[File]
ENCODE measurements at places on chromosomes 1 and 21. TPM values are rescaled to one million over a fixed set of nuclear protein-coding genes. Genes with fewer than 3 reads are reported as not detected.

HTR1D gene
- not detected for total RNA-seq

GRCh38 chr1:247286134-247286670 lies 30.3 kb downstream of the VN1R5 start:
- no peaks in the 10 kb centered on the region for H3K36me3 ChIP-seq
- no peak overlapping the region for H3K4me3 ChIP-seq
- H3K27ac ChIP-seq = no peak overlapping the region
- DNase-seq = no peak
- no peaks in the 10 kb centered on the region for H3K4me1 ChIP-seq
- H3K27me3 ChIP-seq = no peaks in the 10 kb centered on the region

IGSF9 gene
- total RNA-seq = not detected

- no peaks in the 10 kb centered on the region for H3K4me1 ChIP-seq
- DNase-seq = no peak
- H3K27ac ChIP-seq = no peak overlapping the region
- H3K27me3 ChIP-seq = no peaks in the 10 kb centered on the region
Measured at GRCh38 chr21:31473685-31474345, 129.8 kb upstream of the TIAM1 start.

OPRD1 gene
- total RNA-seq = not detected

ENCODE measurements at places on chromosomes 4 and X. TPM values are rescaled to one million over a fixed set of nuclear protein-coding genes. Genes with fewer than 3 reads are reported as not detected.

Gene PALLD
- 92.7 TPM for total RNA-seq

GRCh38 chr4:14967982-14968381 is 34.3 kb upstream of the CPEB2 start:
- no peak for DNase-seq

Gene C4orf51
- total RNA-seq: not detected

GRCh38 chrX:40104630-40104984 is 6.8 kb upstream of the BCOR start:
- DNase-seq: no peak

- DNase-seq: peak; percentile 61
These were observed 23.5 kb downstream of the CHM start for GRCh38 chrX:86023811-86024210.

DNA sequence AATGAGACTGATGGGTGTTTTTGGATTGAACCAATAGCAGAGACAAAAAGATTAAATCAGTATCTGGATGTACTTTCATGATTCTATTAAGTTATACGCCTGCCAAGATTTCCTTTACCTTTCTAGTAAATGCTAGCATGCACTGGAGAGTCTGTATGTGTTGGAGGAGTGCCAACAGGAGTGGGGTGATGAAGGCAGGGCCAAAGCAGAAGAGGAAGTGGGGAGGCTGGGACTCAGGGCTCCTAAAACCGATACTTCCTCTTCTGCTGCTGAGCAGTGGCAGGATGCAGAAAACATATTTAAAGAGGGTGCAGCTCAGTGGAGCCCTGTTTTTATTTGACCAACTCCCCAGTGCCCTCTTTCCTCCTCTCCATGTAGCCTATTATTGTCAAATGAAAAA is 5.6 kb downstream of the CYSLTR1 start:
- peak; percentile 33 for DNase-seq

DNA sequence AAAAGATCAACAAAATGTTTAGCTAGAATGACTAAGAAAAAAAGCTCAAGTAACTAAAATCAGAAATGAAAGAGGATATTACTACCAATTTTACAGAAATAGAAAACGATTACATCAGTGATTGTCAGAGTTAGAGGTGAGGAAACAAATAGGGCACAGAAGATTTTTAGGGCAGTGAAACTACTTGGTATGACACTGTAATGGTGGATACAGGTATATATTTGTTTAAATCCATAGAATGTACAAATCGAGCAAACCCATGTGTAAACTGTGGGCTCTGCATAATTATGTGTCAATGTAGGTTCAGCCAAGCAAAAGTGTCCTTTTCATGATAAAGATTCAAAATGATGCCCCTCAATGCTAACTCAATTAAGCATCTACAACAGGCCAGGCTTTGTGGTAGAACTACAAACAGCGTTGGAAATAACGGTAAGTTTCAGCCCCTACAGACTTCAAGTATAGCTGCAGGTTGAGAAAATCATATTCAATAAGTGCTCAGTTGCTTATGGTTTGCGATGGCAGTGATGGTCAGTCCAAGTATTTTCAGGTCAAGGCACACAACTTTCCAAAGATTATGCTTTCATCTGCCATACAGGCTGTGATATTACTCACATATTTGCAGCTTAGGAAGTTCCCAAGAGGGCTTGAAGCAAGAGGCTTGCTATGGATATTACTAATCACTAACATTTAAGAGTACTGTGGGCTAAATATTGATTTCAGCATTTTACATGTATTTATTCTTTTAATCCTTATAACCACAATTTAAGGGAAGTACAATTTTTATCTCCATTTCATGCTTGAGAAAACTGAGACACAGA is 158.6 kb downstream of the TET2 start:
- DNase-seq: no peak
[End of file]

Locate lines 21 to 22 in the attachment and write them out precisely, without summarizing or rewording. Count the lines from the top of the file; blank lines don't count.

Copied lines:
Gene PALLD
- 92.7 TPM for total RNA-seq